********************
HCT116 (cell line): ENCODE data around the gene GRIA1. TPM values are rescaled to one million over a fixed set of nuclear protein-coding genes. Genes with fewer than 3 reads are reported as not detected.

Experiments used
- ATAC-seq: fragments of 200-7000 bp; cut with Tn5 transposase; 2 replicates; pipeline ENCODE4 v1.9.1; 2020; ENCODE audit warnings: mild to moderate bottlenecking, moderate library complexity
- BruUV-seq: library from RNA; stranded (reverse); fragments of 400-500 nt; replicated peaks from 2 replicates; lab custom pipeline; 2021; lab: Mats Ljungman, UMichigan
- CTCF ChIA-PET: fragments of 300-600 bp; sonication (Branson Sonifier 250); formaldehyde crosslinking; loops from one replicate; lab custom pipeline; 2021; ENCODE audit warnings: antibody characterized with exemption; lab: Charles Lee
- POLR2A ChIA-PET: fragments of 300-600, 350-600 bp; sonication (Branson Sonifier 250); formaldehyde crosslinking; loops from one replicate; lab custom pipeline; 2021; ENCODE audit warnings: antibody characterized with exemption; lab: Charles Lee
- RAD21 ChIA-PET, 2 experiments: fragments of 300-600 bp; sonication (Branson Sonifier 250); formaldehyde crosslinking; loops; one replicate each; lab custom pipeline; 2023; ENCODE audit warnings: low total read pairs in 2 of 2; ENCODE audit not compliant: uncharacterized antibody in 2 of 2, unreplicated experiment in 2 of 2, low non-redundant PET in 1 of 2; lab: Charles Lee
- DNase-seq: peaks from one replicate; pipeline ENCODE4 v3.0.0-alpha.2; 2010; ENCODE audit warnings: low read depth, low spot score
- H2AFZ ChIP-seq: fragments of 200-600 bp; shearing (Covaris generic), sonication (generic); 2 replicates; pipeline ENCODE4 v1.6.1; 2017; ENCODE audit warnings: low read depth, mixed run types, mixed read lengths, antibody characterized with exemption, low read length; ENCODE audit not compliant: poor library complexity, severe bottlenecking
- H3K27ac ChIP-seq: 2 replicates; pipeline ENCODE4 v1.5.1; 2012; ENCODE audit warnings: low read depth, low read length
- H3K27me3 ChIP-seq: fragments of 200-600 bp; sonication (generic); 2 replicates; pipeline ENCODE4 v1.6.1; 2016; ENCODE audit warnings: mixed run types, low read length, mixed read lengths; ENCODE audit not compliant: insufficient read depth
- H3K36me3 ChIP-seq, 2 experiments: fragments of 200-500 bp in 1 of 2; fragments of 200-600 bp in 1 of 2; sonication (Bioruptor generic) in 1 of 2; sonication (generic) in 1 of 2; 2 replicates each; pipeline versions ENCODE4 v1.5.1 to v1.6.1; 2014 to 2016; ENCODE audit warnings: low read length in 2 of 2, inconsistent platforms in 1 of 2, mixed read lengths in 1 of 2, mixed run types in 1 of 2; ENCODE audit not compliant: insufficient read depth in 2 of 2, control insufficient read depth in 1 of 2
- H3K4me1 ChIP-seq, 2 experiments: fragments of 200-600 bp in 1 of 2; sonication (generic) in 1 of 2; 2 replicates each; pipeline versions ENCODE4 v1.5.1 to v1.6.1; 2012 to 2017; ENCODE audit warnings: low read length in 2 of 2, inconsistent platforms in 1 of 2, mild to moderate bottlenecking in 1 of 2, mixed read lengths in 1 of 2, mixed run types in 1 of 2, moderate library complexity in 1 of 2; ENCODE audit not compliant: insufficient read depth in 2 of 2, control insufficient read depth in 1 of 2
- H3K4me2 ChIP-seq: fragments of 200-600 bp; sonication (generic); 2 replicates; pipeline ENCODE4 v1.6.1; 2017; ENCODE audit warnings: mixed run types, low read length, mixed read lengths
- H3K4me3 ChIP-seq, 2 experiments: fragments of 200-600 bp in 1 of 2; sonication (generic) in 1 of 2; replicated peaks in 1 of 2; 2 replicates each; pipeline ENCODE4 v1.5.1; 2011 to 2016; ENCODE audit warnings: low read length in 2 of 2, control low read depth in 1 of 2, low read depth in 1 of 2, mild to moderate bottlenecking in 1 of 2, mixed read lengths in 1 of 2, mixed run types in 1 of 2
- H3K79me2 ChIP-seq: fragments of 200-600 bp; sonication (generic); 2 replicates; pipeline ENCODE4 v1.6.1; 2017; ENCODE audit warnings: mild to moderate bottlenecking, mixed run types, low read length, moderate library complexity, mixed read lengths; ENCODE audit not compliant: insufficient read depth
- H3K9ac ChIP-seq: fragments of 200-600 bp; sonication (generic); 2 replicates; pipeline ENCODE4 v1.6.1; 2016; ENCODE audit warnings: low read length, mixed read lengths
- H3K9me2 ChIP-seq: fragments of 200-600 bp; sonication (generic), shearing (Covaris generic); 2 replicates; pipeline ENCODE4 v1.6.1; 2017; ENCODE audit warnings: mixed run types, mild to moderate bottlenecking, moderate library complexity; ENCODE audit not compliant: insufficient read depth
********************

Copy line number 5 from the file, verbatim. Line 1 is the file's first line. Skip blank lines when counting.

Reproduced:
- CTCF ChIA-PET: fragments of 300-600 bp; sonication (Branson Sonifier 250); formaldehyde crosslinking; loops from one replicate; lab custom pipeline; 2021; ENCODE audit warnings: antibody characterized with exemption; lab: Charles Lee